Brower: Buzzsaws 12” (Dig!) After an earlier cassette release here’s the debut vinyl from Brower, a one-man band featuring Nat Brower, whom you may remember from great power-pop projects like Nancy and Patsy’s Rats. I love both of those bands and I’m head over heels for Buzzsaws. While obviously indebted to 70s glam rock like T Rex, David Bowie, and the Sweet, these 10 songs are so catchy and energetic that I don’t pay attention to the stylistic trappings so much as the songs themselves. These are great pop songs, building you up through the intro and verse and giving you that feeling of sweet release in the chorus as you sing along. There isn’t a dud here but I do want to single out “My Father’s Name Was Cat” and “You May Know Me as the Kind of Guy Who” for high praise. Those also happen to be the two longest song titles on the record, which is an insignificant detail I have inserted here for no particular reason. Here's another detail: the record includes two different songs about saws, which I find a little weird. Besides 8 great originals, you also get two covers by the 70s African Zamrock band Amanaz, though they’re made to fit Brower’s formula, albeit with a little more hard rock influence than the other tracks. Plenty of people will find Brower saccharine, but if you’re a fan of Nancy, Dangus Tarkus, and Jeez Louise this is a no-brainer. Get your sugar rush.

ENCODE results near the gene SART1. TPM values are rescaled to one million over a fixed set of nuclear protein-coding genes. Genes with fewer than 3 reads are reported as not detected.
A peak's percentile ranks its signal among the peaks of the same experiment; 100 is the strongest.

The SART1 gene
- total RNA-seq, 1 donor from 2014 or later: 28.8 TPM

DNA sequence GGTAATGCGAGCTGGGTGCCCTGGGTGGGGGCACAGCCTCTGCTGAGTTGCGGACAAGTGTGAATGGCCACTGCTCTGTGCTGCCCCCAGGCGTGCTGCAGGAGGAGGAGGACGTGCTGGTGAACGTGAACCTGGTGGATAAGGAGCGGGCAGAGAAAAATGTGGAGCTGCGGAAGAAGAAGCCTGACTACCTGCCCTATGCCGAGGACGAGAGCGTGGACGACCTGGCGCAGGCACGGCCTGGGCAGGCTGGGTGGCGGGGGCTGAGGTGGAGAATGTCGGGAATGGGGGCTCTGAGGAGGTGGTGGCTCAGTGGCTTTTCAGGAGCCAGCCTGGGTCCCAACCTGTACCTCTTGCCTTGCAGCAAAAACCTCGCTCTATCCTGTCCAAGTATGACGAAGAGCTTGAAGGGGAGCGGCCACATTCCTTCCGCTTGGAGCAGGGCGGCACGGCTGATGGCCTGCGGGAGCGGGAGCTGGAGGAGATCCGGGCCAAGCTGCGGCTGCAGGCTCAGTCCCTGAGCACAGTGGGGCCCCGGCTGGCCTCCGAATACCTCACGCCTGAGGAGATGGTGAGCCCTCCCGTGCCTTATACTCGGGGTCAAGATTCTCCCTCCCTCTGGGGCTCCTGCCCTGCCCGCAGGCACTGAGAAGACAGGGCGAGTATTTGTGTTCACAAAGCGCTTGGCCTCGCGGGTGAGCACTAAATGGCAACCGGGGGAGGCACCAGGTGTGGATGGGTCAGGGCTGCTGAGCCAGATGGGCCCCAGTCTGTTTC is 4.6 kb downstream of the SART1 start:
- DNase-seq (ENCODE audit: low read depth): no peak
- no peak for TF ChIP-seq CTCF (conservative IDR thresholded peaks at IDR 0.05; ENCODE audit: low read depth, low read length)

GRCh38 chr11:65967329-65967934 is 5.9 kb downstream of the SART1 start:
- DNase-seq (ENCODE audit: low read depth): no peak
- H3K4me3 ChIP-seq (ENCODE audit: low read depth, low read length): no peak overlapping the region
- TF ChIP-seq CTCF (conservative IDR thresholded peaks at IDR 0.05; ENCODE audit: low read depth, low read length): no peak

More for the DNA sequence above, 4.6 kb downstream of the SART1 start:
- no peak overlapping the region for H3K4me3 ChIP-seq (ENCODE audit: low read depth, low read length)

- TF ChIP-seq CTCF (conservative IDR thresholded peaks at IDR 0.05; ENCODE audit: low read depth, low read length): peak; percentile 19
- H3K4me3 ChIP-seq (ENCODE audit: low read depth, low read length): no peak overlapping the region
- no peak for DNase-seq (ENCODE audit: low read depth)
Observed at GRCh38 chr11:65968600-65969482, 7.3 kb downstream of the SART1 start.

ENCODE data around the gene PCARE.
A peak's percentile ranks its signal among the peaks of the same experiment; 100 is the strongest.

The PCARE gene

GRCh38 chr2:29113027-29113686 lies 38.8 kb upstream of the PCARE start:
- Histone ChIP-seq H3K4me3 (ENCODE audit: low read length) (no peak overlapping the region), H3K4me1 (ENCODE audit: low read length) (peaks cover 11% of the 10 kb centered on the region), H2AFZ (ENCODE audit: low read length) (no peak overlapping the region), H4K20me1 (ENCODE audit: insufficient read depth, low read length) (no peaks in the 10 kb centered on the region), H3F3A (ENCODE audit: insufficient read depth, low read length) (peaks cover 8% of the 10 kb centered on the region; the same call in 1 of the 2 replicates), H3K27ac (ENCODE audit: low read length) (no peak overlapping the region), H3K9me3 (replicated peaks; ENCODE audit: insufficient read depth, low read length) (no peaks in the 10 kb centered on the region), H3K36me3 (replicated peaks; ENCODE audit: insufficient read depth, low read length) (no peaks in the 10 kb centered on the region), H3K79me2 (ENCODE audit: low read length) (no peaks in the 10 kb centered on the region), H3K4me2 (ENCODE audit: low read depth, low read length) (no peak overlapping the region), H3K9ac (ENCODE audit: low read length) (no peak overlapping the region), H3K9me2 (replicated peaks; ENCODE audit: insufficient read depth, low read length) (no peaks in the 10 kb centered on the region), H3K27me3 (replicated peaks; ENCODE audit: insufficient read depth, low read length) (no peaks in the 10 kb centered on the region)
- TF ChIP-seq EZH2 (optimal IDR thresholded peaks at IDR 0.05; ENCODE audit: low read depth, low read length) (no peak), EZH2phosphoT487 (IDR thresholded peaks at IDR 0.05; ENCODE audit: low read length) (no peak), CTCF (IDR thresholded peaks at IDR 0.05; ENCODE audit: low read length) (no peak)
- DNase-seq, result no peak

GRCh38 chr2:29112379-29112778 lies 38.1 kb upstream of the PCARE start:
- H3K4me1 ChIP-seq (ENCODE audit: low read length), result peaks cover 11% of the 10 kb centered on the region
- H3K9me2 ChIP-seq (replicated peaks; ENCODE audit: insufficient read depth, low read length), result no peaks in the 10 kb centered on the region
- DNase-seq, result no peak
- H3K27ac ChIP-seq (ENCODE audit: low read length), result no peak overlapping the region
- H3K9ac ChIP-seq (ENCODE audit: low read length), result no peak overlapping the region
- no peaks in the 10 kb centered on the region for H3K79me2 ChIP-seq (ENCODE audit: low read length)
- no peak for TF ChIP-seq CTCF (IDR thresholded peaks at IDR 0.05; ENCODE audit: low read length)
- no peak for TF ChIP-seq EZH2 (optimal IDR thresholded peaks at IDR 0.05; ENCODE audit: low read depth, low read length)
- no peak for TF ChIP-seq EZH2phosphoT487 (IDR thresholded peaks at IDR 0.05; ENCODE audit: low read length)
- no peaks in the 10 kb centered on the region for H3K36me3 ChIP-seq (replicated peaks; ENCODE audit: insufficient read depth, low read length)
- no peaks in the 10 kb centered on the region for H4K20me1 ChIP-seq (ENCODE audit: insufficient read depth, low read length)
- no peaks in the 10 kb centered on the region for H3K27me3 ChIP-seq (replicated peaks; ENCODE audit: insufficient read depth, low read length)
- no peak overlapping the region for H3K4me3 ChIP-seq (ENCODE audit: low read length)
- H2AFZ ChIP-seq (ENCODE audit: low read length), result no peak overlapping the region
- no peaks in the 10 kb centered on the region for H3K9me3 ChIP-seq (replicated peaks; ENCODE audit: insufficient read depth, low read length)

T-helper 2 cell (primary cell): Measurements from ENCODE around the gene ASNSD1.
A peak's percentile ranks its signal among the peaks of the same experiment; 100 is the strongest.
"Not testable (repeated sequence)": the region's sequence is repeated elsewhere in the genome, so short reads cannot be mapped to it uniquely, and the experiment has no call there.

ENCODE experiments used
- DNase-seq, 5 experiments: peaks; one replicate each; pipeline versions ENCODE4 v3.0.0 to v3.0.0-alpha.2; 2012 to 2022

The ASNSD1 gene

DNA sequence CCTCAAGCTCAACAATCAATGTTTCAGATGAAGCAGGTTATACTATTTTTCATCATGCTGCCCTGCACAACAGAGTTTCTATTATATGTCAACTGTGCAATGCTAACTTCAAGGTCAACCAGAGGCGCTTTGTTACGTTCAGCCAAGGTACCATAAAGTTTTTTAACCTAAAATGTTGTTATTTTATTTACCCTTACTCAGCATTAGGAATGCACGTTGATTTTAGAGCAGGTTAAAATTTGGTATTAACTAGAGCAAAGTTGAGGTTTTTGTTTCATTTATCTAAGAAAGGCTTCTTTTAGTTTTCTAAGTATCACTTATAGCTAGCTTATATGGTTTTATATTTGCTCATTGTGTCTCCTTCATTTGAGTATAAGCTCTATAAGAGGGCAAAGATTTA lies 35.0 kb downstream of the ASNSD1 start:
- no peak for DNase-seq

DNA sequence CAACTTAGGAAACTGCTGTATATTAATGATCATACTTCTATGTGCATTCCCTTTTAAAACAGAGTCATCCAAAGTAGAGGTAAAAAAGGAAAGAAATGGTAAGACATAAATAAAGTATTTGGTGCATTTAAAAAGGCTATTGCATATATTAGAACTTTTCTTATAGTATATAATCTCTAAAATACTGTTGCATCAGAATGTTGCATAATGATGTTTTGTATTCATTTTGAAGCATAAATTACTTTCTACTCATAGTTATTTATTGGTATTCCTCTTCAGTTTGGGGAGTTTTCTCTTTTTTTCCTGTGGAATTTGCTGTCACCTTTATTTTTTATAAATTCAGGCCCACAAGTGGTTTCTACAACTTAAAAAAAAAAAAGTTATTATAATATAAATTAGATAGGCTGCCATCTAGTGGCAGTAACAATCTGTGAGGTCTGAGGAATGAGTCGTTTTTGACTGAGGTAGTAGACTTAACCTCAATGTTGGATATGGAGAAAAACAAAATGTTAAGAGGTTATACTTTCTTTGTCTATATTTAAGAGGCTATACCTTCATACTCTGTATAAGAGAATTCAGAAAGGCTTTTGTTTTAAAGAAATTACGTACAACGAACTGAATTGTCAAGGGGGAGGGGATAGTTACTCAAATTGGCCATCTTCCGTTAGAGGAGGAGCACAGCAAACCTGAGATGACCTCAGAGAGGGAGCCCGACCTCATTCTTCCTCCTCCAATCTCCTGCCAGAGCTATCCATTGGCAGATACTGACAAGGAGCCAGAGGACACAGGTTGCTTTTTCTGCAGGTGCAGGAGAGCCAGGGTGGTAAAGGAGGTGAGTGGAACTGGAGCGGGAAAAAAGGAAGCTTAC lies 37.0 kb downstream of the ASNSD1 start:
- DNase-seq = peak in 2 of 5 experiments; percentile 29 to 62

Chronophage: Prolog for Tomorrow 12” (Cleta-Patra) After several cassette releases (which the band compiled on a cassette compilation I wrote about a few weeks back) here’s the debut vinyl from Texas’s Chronophage. While Chronophage has cleaned up their sound from those earlier tapes, they still play rough-hewn and loose pop music. Their recordings have a handmade quality that sounds like people playing together in a room, which stands in stark contrast to most punk rock I hear, which takes advantage of recording technology to sound as full and as a tight as possible. While Chronophage don’t sound retro, that quality forces me to go back further for good reference points for their sound, whether it’s to UK groups like Swell Maps, Television Personalities, and O Level, or American stuff like Pavement’s earliest material. While the whole thing is an enjoyable listen, my ears perk up when unexpected sounds crop into the mix, like the gurgles of electronic noise that pepper between-track transitions, the trumpet on “Racing,” or the double-tracked chorus of “Double Suicide.” Recommended if you want to hear smart people making loose, raw, and earnest music.